Essential Politics: Get out of the house ... of origin

Essential Politics: Get out of the house ... of origin

Good morning from the state capital. I’m Sacramento bureau chief John Myers and this morning’s Essential Politics begins with a short civics lesson.

Everyone knows that proposed laws must clear both houses of the Legislature, the Assembly and Senate, and then go to Gov. Jerry Brown for his signature. But a handful of bills introduced in 2015, for one reason or another, have lingered in limbo in their “house of origin."

This week, time’s up.

The state constitution requires any bill introduced in the first year of the two-year session make it to the other chamber in the statehouse by Jan. 31. Over the course of this week, we’ll be tracking several of these in our new Essential Politics news feed. By the way, legislators have about three more weeks to introduce brand new 2016 ideas, and we’ll be tracking those, too.


In this not-so-normal 2016 presidential race we should probably now expect the unexpected. Case in point: an overt effort by some top Iowa politicians to stop the ascendancy of Texas Sen. Ted Cruz. Seema Mehta reports that Cruz has run afoul of both the ethanol lobby and the U.S. Senate. And it has the party’s elite warming to other options, even the unheard-of notion of backing Donald Trump.

Meanwhile, Noah Bierman takes a closer look at Cruz and a pivotal point in the GOP candidate’s career: his stint as solicitor general of Texas and the ensuing evolution of Cruz’s love-it-or-hate-it political style.


He may not have come right out and said he’s backing Hillary Clinton, but some observers may have gotten that impression from statements that President Obama made in a Friday interview that was released on Monday. Michael Memoli and Christi Parsons take a closer look at the cautious approach the Obama camp is taking even as the man himself seems to be dropping some fairly big hints about who he’d pick as his successor.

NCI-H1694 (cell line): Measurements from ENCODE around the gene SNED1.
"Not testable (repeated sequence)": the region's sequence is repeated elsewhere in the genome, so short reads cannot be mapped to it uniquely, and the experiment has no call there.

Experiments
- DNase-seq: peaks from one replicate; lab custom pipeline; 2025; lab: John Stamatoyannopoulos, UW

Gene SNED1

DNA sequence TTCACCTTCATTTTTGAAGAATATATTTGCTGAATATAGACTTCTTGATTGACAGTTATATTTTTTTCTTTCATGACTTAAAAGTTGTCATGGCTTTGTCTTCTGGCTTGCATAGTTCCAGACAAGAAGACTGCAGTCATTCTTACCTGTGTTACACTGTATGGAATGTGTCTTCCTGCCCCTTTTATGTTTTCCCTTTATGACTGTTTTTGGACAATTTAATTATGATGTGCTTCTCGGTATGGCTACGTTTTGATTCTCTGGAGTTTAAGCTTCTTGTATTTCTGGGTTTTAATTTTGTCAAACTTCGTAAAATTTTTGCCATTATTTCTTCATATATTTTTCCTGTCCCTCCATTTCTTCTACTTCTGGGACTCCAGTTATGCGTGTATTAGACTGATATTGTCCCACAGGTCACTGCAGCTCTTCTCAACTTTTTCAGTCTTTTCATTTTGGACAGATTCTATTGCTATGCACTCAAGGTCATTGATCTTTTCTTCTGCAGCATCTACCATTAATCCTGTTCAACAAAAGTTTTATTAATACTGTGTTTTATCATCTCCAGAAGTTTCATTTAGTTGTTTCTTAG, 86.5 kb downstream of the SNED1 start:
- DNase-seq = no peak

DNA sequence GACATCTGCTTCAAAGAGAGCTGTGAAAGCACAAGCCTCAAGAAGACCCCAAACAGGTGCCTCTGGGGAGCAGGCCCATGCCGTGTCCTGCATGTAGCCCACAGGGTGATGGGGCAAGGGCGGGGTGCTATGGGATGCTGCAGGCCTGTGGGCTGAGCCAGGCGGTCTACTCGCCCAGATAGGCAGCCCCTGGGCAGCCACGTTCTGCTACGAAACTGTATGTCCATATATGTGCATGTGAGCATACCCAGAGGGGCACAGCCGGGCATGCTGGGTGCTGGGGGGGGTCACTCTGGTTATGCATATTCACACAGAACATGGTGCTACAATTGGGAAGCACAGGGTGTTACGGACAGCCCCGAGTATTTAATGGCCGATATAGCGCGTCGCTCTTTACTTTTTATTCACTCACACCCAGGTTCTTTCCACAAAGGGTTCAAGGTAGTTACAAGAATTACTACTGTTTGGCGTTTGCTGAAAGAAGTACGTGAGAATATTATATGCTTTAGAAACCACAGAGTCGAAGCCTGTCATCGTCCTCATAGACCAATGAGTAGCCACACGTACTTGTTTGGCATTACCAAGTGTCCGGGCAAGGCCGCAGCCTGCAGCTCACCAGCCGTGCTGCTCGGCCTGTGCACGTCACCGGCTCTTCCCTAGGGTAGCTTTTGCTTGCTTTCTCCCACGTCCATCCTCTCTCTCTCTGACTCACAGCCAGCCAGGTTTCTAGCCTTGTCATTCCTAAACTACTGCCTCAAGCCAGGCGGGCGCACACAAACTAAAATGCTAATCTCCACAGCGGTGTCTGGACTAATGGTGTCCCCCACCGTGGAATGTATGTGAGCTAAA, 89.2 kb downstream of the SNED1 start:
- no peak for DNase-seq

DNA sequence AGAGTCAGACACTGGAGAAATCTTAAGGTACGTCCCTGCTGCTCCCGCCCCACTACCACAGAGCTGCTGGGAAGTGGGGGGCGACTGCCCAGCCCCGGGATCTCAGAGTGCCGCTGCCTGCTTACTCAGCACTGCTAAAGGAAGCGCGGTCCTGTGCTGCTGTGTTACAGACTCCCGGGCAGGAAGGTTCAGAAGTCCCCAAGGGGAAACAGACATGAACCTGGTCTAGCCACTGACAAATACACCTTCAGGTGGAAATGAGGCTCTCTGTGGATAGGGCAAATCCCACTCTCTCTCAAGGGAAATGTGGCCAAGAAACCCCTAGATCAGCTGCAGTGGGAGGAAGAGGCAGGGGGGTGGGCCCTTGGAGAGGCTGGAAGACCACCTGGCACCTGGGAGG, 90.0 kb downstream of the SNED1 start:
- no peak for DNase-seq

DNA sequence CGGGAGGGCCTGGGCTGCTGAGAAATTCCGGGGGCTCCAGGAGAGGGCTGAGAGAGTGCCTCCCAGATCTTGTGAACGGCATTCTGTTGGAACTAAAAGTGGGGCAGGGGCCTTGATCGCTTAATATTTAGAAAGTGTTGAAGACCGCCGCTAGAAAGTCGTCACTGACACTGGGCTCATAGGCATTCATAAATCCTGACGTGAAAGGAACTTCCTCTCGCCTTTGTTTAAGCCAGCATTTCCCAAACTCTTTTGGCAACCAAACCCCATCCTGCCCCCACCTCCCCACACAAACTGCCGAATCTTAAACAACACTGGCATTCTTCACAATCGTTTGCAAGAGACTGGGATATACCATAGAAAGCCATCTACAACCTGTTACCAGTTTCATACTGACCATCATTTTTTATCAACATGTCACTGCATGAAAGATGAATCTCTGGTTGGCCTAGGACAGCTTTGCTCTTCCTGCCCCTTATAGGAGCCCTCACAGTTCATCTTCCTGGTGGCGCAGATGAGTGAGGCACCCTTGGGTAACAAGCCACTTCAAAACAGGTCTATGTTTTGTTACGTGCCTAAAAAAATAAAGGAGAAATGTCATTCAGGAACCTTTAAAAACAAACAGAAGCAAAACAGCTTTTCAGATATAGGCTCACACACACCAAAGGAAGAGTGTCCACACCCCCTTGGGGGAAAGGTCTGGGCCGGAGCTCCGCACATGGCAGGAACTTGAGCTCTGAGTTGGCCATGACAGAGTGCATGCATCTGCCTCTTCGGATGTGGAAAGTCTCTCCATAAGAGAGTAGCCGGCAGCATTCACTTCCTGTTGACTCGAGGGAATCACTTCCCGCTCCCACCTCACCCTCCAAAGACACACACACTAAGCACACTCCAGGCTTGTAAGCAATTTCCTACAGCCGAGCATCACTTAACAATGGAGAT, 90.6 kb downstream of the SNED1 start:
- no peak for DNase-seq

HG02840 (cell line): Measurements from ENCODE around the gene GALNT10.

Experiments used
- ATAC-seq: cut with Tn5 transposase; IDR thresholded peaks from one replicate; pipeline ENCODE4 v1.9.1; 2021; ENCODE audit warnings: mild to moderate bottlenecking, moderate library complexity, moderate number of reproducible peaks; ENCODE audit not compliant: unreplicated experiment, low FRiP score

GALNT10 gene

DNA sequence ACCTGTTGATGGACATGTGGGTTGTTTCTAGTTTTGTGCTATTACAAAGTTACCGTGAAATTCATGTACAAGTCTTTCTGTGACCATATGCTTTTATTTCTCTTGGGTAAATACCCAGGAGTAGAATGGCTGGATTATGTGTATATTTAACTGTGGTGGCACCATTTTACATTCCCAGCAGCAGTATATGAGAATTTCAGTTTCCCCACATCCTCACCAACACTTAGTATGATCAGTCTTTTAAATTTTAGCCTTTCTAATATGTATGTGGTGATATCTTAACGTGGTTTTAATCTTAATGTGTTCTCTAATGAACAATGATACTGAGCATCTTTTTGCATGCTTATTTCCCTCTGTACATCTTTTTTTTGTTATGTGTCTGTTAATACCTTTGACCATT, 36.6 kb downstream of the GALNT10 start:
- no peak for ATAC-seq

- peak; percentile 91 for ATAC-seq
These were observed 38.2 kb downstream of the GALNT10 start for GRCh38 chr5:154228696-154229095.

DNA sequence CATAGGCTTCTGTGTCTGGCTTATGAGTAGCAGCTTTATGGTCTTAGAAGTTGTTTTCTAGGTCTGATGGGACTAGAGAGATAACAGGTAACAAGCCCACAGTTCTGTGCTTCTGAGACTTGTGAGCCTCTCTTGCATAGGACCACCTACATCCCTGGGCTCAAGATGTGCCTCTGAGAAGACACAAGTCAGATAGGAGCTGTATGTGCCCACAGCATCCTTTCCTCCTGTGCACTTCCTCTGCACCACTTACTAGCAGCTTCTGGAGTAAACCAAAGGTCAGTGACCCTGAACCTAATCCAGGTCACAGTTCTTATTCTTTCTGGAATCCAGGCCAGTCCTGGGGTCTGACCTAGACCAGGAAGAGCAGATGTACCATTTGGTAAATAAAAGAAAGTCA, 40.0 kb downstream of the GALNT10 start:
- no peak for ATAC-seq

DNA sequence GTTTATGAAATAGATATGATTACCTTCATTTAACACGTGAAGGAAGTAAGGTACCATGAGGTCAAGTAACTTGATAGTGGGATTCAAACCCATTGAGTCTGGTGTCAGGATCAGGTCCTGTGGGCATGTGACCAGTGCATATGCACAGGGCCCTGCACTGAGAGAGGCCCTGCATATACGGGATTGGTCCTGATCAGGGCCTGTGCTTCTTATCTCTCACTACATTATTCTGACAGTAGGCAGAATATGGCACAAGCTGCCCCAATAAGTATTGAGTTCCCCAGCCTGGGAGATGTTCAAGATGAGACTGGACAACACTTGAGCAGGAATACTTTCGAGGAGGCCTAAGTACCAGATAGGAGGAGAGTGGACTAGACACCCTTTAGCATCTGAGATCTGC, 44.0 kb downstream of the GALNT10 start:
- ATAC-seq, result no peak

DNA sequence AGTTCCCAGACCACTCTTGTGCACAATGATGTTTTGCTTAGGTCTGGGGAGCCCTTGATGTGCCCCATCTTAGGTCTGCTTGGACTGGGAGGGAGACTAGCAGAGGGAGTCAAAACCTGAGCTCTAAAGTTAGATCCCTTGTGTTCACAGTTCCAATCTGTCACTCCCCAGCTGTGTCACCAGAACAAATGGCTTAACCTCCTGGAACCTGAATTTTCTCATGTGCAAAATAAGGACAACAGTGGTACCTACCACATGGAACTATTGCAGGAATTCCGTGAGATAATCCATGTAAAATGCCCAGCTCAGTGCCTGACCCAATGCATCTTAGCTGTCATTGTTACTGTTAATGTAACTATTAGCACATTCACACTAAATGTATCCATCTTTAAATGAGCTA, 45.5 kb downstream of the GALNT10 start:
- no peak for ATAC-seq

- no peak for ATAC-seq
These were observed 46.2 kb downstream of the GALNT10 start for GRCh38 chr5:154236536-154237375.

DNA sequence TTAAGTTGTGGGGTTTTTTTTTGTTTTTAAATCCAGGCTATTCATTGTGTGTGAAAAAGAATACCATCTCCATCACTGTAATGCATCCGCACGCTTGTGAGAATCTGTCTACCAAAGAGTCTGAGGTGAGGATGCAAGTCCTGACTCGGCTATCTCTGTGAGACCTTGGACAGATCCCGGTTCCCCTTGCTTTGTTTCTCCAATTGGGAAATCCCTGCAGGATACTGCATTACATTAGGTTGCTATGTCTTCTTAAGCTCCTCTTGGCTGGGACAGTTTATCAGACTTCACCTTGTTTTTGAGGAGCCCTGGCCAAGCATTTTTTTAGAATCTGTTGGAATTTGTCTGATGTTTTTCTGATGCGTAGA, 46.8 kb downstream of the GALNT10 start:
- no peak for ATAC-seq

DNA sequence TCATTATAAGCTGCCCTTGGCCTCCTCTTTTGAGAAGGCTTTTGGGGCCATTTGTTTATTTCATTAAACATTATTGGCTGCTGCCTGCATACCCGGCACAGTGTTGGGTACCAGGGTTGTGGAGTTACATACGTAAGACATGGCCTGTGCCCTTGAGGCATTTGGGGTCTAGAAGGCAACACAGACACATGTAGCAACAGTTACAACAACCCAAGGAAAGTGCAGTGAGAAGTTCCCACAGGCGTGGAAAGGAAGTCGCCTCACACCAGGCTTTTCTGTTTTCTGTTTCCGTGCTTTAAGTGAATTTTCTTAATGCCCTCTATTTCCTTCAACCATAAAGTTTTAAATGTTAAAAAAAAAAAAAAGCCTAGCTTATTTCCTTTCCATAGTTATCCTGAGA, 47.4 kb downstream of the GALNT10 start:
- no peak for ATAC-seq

Needless to say, our presidential posse is watching all the players as the Iowa caucuses are now officially one week away. Lots of updates can be found on our Trail Guide news feed.


Here’s a safe bet for 2016: There will be a statewide school bond on the ballot, the first one in a decade. But will it be a bond measure written by the governor and legislators or by outside interest groups?

More and more, it’s looking like the latter. Despite the governor’s call a couple of weeks ago for a Sacramento solution, a number of political heavyweights are now endorsing a $9-billion bond proposal that’s already gathered enough voter signatures to make November’s ballot. In short, the outside groups pushing that measure never could get consensus on a school bond in the statehouse and Brown’s new push may be too little, too late.


They have less than a year to wrap up political careers that have spanned decades, so what do they hope to accomplish? Sarah Wire talked with retiring California Democrats and found a long list of priorities — and scant time left to tackle them, especially given their minority status.

From Alzheimer's research and e-cigarettes to designating a 141-year-old San Simeon lighthouse as a national monument, find out what Sen. Barbara Boxer and Reps. Lois Capps and Sam Farr will be doing through the end of the year.


— President Obama is headed back to the Golden State next month for a Feb. 11 fundraiser at the Hancock Park home of Hollywood power couple Danny Rose and Aaron Rosenberg. According to a copy of an invitation obtained by The Times, the Democratic National Committee event has a range of prices, starting at $1,000 as a “guest” and going up to $33,400 for a couple to be co-hosts and have VIP seating and to attend a reception with a presidential photo line.

— Hoop dreams: NBA legend Jerry West stopped by the state Capitol on Monday and brought along the 2015 championship trophy won by the Golden State Warriors. Social media were filled with legislators posing for photos, reports Melanie Mason.

— Patrick McGreevy reports that a group of legislators is asking the governor for an official fisheries disaster declaration because of the stalled Dungeness crab season. Meanwhile, an effort is underway to give local communities more time to either regulate or ban the growing of medical marijuana.

— Why is San Francisco billionaire activist Tom Steyer headed to Baltimore? Sarah Wire explains.


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